Inspector of Navigation

12 Jun 2013

Tel: 00 353 (0)90 6494232

Fax :00 353 (0)90 6494147

 


Published in Inland Waterways
Tagged under

#InlandWaterways - Waterways Ireland has advised all masters and users of the Erne system that the channel east of Castle Island near Enniskillen will be closed till Tuesday 11 June to facilitate a number of events on the water.

Mariners are directed to follow the marked navigation channel and signs to the west of Castle Island and proceed at a slow speed and with minimum wash. They should note any advise or instructions given by event organisers when in this section of the navigation.

Public jetties in the vicinity will remain accessible throughout, though some minor restrictions may be in place as and when required. Further information is available from the Lough Erne warden at 028 6632 3004.

Elsewhere, there will also be restricted mooring for masters and owners on the River Shannon at Carrick-on-Shannon to facilitate spectator viewing of the Carrick 400 event.

On Sunday 2 June the quay wall from the downstream face of the town bridge to the floating moorings will be out of bounds for mooring from 7pm till midnight.

In other waterways news, recent water quality testing has shown the harbour at Kilcock on the Royal Canal to now be within normal bathing water standards.

Published in Inland Waterways
Waterways Ireland has released revised navigation guides to the inland waterways; the Shannon Erne Waterway and the Erne System as well as two free guides; the What's On Guide 2011 and Publications Catalogue.

The Shannon-Erne Waterways Charts have been updated to take account of the upgrade works that have taken place in recent years along the navigation. The revision of the navigation guides for Lough Erne have been facilitated by the survey work undertaken recently on the lakes by Waterways Ireland in joint partnership with OSNI. Staff from Operations and the Inspectorate have also been closely involved in the revisions. The price of the new guides remains unchanged.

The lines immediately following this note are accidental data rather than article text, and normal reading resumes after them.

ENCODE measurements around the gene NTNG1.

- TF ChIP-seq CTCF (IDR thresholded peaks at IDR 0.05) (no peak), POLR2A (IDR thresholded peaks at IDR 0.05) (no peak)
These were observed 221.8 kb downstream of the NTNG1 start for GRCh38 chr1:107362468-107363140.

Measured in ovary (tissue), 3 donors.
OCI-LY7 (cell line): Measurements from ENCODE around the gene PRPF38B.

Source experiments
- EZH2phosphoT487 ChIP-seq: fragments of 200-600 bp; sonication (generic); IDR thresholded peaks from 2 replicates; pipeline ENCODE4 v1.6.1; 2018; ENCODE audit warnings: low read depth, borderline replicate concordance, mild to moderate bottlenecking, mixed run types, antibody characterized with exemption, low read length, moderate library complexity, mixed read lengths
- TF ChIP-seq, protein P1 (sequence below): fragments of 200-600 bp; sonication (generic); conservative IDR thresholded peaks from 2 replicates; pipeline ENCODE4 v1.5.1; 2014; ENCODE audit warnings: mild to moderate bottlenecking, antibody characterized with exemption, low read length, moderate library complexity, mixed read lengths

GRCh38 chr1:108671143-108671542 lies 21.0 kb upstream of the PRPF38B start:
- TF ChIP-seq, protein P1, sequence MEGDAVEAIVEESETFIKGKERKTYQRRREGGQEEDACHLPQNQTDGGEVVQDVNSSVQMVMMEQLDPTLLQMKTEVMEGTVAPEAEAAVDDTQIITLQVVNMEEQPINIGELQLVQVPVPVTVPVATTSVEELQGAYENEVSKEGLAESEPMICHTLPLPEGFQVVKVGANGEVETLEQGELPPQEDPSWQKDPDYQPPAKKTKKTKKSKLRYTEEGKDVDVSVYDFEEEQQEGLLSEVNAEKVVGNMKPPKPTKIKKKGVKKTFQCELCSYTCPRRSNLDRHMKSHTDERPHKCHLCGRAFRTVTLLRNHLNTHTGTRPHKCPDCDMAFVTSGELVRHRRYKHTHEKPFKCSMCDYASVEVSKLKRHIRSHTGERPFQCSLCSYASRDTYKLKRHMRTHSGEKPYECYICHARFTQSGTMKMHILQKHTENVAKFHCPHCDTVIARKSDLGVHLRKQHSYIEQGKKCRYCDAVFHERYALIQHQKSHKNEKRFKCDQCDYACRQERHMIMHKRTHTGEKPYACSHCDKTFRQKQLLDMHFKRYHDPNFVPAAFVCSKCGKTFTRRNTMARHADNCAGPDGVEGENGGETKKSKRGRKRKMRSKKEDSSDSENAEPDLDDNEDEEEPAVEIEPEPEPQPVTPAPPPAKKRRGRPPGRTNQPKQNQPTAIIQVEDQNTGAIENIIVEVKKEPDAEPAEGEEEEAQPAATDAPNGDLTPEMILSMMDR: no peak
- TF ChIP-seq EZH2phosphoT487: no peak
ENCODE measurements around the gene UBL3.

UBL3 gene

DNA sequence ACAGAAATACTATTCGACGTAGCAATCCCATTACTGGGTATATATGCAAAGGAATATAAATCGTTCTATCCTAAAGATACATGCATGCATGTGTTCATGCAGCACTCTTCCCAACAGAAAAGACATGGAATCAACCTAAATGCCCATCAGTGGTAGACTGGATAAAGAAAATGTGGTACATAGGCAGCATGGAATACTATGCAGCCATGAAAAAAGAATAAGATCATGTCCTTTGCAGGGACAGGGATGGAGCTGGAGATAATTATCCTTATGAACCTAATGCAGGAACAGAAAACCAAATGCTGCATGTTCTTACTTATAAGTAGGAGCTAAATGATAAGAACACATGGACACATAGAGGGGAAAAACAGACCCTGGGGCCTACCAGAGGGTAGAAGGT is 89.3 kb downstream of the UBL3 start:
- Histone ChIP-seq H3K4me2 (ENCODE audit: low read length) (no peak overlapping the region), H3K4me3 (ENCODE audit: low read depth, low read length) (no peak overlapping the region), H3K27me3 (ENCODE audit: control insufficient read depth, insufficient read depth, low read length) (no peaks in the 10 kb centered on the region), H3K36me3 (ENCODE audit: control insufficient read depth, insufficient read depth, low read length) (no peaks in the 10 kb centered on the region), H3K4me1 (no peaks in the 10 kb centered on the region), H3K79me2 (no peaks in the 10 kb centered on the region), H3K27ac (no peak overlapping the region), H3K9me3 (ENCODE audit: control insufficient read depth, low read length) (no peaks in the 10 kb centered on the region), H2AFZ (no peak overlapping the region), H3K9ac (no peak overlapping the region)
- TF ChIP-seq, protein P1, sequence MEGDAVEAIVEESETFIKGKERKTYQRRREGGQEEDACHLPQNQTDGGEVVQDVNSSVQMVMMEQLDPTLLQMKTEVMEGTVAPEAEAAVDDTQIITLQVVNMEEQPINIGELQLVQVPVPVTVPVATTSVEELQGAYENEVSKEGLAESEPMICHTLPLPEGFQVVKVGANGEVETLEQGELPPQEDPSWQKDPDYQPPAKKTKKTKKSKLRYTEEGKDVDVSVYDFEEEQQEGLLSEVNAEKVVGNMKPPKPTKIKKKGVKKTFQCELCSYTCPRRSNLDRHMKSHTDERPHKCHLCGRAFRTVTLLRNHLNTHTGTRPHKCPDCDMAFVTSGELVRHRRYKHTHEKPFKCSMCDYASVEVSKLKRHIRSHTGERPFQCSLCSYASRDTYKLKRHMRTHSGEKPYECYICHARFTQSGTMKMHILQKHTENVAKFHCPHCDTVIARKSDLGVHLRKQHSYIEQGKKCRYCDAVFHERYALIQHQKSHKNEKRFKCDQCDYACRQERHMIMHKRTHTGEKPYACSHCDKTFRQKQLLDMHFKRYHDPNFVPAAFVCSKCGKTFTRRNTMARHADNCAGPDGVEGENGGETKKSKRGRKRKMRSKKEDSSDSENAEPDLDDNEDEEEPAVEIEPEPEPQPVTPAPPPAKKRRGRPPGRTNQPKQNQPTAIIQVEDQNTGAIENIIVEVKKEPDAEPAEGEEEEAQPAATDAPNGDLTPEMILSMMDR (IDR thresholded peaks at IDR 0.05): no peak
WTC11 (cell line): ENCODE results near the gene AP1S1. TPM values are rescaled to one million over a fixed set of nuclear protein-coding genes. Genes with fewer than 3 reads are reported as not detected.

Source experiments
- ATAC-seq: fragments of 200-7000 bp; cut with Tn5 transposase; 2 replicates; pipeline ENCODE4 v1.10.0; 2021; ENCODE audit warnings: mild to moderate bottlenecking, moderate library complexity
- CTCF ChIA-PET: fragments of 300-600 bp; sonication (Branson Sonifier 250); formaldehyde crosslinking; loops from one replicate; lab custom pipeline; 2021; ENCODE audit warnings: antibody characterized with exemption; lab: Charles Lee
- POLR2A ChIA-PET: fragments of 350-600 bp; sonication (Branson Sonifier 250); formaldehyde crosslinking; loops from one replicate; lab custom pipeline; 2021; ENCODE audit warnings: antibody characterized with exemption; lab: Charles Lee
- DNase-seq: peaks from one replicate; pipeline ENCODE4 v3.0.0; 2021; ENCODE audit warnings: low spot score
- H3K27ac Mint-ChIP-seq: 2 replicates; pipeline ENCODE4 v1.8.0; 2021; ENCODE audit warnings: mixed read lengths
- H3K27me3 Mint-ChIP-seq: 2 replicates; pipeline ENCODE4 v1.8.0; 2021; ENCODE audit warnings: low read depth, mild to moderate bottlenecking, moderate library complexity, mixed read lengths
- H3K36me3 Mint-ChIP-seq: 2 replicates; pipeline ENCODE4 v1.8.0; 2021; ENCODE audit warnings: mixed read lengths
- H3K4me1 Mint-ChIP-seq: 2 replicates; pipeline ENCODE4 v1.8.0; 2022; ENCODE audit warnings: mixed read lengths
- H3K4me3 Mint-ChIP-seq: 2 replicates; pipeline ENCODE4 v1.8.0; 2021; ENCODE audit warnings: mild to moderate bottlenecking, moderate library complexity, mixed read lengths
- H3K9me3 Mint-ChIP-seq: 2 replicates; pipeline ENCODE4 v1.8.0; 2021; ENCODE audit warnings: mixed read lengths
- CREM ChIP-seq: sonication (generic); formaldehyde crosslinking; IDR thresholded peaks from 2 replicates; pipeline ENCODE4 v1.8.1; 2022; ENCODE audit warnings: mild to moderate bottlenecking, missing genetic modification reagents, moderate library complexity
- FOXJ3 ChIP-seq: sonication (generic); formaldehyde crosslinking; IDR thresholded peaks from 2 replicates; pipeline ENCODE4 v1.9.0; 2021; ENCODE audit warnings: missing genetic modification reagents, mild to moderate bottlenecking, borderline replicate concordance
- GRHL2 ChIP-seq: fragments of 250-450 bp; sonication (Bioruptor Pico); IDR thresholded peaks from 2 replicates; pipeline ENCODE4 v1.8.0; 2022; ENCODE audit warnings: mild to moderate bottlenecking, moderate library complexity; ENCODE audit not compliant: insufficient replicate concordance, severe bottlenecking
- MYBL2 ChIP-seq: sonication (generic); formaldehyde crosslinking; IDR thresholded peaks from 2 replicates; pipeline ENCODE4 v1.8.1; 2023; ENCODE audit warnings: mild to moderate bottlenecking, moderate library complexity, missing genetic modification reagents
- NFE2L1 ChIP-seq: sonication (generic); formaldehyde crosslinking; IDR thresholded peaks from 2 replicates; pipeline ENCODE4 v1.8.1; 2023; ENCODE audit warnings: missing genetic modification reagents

waterwayspublications

The new inland waterways publications

The Whats On 2011 is a free guide to all the events taking place along the waterway corridors in 2011. The Publications Catalogue (free) highlights the publications Waterways Ireland has for sale and for free with Navigation, History and Activity sections covering a wide range of interests. A photographic book for Lough Erne has just been published and is also for sale through Waterways Ireland.
All the publications are available from the Waterways Ireland webshop www.shopwaterwaysireland.org or from retailers, hospitality outlets and Tourist Information Centres along the navigations.

Published in Inland Waterways

Erne System, Lower Lough Erne, Kesh Marina Jetty

Waterways Ireland wishes to advise masters of inland waterways vessels that approximately 15m of this jetty in now available for use while the remainder is closed for repair. Access from the jetty to the car park is also available.

A further marine notice will issue when repairs have been completed.

Any inconvenience that this may cause our customers is regretted.

Charles Lawn
Lt Cdr (rtd)
Inspector of Navigation
12 Jan 2011
Tel: 00 353 (0) 90 6494232

Published in Inland Waterways
Erne system users on the inland waterways have been advised by Waterways Ireland that the channel east of Castle Island on Lough Erne will be closed from Monday 21st to June 30th. The full notice is attached.
Published in Inland Waterways

Dublin Bay

Dublin Bay on the east coast of Ireland stretches over seven kilometres, from Howth Head on its northern tip to Dalkey Island in the south. It's a place most Dubliners simply take for granted, and one of the capital's least visited places. But there's more going on out there than you'd imagine.

The biggest boating centre is at Dun Laoghaire Harbour on the Bay's south shore that is home to over 1,500 pleasure craft, four waterfront yacht clubs and Ireland's largest marina.

The bay is rather shallow with many sandbanks and rocky outcrops, and was notorious in the past for shipwrecks, especially when the wind was from the east. Until modern times, many ships and their passengers were lost along the treacherous coastline from Howth to Dun Laoghaire, less than a kilometre from shore.